Inward rotation occurs in the other joints as well. Optimum synchronization is the essence of spring, amplitude and elegance of the movement of the foreleg. Instead, disrupted synchronization induces abnormal stress on the joints from the shoulder joint down to the fetlock and coffin joint. Many arthritis developments in the joints as well as tendons, ligaments and check ligaments injuries result from training techniques disrupting proper synchronization of the moving parts, such as touching the limbs with a stick.


For instance, here is how James Rooney describes the movements of the carpal bones at impact of the alighting front leg: “Mc3 rotates from medial to latera at impact and C3 and C4 separate, C3 sliding medially and C4 laterally.

These rotations allow maximum contact with the higher row of the carpal bones and therefore a stable situation for impact. Exactly as with the hocks, friction and consequent arthritis occurs when the precise coordination between flexion and extension of the knee and inward rotations are disturbed. It is irresponsible to be touching the legs with any kind of pole or whip, trying to artificially create leg movements, that are in fact, the outcome of precise synchronization of the forces acting on the limbs. The front limbs react to the direction, intensity and frequency of the forces loading the front legs and it is through the mechanism controlling translocation of gravity, the muscular system of the thoracolumbar spine, that the beauty and amplitude and elegance of the front limbs can be enhanced. It is like a dynamics sculpture. The beauty of front limb movement is the outcome of a sophisticated coordination of the vertebral column mechanism.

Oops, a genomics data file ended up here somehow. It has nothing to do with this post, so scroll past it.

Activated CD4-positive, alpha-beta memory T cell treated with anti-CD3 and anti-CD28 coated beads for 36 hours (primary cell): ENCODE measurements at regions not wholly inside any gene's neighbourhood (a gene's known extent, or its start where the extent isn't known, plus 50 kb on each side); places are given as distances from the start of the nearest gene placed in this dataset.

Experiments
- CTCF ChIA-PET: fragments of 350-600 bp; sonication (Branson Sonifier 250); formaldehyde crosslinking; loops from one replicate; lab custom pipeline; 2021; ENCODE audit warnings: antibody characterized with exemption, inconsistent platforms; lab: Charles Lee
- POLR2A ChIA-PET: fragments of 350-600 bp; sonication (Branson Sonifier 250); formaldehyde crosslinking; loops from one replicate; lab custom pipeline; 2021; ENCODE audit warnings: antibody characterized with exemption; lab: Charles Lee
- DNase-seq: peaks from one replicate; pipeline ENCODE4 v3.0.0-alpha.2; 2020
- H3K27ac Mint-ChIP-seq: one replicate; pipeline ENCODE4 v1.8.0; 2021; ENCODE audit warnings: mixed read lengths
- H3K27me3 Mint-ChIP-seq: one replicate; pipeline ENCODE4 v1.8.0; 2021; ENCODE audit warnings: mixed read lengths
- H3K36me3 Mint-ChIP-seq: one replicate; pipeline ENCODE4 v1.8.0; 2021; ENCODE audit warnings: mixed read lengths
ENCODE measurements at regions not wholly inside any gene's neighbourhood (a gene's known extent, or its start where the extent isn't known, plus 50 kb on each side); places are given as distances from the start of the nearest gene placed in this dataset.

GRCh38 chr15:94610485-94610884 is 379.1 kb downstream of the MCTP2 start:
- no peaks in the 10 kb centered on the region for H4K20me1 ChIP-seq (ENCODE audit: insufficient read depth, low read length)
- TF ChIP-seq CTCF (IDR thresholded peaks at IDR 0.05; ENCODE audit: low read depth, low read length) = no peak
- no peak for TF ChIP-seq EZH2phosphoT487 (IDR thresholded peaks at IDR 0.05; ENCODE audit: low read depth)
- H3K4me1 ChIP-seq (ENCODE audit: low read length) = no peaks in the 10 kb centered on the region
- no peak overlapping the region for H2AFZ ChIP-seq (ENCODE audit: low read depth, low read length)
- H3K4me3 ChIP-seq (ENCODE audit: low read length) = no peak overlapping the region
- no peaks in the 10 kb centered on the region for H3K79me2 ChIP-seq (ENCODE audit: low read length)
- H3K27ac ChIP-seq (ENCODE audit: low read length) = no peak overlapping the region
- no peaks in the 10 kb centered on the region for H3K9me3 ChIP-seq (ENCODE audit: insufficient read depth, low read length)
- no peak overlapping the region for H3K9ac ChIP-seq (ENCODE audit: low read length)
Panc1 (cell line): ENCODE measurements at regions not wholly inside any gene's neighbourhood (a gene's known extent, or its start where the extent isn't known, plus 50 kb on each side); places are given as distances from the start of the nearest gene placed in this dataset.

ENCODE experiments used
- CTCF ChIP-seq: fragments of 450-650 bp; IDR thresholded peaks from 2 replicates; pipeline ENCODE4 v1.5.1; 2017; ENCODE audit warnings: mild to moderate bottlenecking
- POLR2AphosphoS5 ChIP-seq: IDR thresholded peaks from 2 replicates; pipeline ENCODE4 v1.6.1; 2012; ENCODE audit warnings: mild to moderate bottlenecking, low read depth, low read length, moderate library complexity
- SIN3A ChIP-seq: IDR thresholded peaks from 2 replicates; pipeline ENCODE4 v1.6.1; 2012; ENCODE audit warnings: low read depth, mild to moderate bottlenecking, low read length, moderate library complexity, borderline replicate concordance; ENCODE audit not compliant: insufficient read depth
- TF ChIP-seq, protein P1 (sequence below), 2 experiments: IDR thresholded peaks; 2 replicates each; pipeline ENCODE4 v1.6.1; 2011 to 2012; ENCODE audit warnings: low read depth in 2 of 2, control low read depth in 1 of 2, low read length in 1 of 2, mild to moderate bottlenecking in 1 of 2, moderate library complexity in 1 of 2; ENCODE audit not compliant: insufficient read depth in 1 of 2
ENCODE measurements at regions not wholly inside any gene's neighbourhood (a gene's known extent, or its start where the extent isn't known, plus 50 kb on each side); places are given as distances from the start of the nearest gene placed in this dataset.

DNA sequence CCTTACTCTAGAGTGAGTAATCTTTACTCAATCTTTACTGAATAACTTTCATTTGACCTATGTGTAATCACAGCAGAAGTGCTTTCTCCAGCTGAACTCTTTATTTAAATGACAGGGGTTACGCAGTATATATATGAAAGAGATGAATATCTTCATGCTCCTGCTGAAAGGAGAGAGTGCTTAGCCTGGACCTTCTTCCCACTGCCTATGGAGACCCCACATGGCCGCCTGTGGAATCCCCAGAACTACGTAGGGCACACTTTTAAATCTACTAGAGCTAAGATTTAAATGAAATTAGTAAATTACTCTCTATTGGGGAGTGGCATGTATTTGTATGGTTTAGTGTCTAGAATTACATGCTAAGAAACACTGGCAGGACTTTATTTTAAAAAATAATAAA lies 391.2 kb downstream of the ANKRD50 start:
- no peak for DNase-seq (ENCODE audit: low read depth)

Dr. Reiner Klimke and Ahlerich at the 1984 Olympics in Los Angeles.
Dr. Reiner Klimke and Ahlerich at the 1984 Olympics in Los Angeles.

Breeding programs give birth to extraordinary movers with extravagant foreleg action. In 1995, Reiner Klimke predicted the venue of better horses but warned against the fact that riding and training techniques were not evolving in proportion.

Klimke’s prediction is today’s reality. Extravagant movers throw their front legs in the show ring but with a totally disconnected back. The fault is more the riding than the breeding. An equitation updated to actual knowledge could create extravagant but functional athletes. Instead, and paraphrasing Leonardo da Vinci, when extravagance is supported by training techniques incapable of properly coordinating the muscular system of the thoracolumbar column, the result looks like a stack of nuts or a bundle of radishes.

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Jean Luc Cornille

Jean Luc Cornille M.A.(M.Phil) has gained worldwide recognition by applying practical science to the training of the equine athlete. Influenced by his background as a gymnast, Jean Luc deeply understands how equine training can be enhanced by contemporary scientific research. A unique combination of riding skill, training experience and extensive knowledge of the equine physiology enables Jean Luc to "translate" scientific insights into a language comprehensible to both horse and rider. This approach has been the trademark of his training. - read more about Jean Luc